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Live: Boris Johnson's House Cessation Case Comes Last Supreme Court Day



  John Major.
John Major. Jack Taylor / Getty Images

The Supreme Court's busy schedule on Thursday will include a remarkable and unprecedented view: that of a former British prime minister who is suing the incumbent in the country's highest court.

John Major will be represented by a lawyer and will not speak alone. But he has already filed a case in court accusing Boris Johnson of stopping Parliament to stop MPs from interfering with the prime minister's Brexit strategy.

Major himself controversially prophesied Parliament for three weeks in the run-up to the 1997 general election, arguing that critics of the move were motivated by his desire to stop publishing a report on conservative MPs accepting bribes.

Here are some major lines from Major's introduction.

Concerning Johnson's motive for suspending Parliament: "The decision was, in fact, motivated by the desire to prevent Parliament from interfering with the Prime Minister's plans," Major's statement reads. Elsewhere, the major states: "It is somewhat striking that it is unclear whether the defendant disputes this proposal."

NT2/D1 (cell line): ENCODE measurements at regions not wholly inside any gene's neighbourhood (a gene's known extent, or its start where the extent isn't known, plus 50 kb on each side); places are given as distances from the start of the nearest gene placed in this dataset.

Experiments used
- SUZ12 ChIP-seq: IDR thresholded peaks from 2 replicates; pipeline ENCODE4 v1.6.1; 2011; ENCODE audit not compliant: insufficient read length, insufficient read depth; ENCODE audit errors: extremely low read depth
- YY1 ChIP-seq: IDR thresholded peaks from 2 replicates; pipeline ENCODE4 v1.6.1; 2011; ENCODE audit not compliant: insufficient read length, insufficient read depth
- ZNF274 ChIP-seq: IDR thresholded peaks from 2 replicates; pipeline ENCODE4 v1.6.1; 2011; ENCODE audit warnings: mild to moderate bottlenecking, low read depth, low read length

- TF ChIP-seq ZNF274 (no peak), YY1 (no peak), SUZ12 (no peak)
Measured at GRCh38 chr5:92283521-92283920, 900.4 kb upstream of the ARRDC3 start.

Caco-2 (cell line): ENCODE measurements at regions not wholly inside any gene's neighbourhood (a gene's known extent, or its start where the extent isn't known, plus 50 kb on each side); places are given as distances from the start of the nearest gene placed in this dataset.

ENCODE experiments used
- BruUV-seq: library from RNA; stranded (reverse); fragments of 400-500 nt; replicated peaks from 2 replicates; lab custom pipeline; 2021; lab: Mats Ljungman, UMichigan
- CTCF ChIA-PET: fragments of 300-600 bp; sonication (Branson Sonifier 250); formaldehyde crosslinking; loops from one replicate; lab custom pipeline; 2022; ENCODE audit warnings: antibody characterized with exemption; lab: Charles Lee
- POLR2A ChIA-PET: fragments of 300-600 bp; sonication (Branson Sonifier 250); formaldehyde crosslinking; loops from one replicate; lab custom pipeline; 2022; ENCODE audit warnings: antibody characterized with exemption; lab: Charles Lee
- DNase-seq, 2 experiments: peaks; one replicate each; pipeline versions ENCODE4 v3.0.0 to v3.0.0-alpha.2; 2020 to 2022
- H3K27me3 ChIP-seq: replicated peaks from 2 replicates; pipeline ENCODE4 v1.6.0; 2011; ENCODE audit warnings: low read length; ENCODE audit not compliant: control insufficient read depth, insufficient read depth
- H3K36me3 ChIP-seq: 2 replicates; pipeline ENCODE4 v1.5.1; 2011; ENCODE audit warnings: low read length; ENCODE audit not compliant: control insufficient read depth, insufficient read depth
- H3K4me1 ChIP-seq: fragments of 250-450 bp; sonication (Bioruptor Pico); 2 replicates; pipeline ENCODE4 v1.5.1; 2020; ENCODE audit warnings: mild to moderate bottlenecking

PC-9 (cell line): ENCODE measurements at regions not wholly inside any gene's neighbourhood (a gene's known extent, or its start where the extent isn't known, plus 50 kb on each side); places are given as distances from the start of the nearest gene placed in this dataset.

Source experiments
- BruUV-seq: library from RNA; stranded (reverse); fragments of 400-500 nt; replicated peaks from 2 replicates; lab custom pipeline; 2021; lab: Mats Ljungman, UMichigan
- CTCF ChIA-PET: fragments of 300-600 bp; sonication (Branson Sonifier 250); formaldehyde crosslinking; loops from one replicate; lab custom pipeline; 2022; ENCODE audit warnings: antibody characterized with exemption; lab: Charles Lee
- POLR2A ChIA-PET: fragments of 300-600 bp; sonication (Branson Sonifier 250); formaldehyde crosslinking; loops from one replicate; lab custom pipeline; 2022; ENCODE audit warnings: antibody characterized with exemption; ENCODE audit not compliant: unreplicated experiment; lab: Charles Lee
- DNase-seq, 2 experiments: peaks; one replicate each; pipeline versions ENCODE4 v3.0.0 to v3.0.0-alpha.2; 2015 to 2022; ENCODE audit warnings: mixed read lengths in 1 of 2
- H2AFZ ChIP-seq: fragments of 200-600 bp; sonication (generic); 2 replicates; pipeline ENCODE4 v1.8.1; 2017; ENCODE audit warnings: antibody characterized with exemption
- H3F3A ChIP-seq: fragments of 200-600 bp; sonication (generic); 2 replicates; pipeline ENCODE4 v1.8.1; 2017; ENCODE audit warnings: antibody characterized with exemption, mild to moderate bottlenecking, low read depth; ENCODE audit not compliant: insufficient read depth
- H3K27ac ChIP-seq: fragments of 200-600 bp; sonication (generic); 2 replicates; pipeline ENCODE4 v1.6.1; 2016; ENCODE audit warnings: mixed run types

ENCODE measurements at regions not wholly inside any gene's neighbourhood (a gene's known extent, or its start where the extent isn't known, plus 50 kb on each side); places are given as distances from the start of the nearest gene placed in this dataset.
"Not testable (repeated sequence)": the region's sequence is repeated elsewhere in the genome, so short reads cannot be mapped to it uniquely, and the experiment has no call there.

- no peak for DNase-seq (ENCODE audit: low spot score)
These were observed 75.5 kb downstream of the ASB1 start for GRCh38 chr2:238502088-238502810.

Concerning the government refusing to give any witness testimony: an official who would sign a witness statement confirming (for example) that the decision had nothing to do with Brexit if that was indeed the case and despite repeated requests no one was prepared to do so, "a major message said. [19659004] On the question of whether the prophecy is watered "In modern times, the power of prophecy is by no means a matter of 'high politics'," argued Major. "In fact, in the vast majority of cases, the decision to propose Parliament has no political content at all, and the routine and regular predictions of the last few decades are obviously not so politically sensitive that it would be wrong for the Court to even consider them. "

Regarding Boris Johnson, suggesting that he may try to ignore a law that instructs him to seek a Brexit extension if he fails to secure a deal: " In circumstances where, for example, Parliament has passed A law requiring the Prime Minister to request an extension under Article 50, if certain conditions are met, and the Prime Minister states that he will never, under any circumstances, request such an extension, all the more necessary is that any law must analyze the possibility of "extreme" scenarios, how oh and simple and consistent. “


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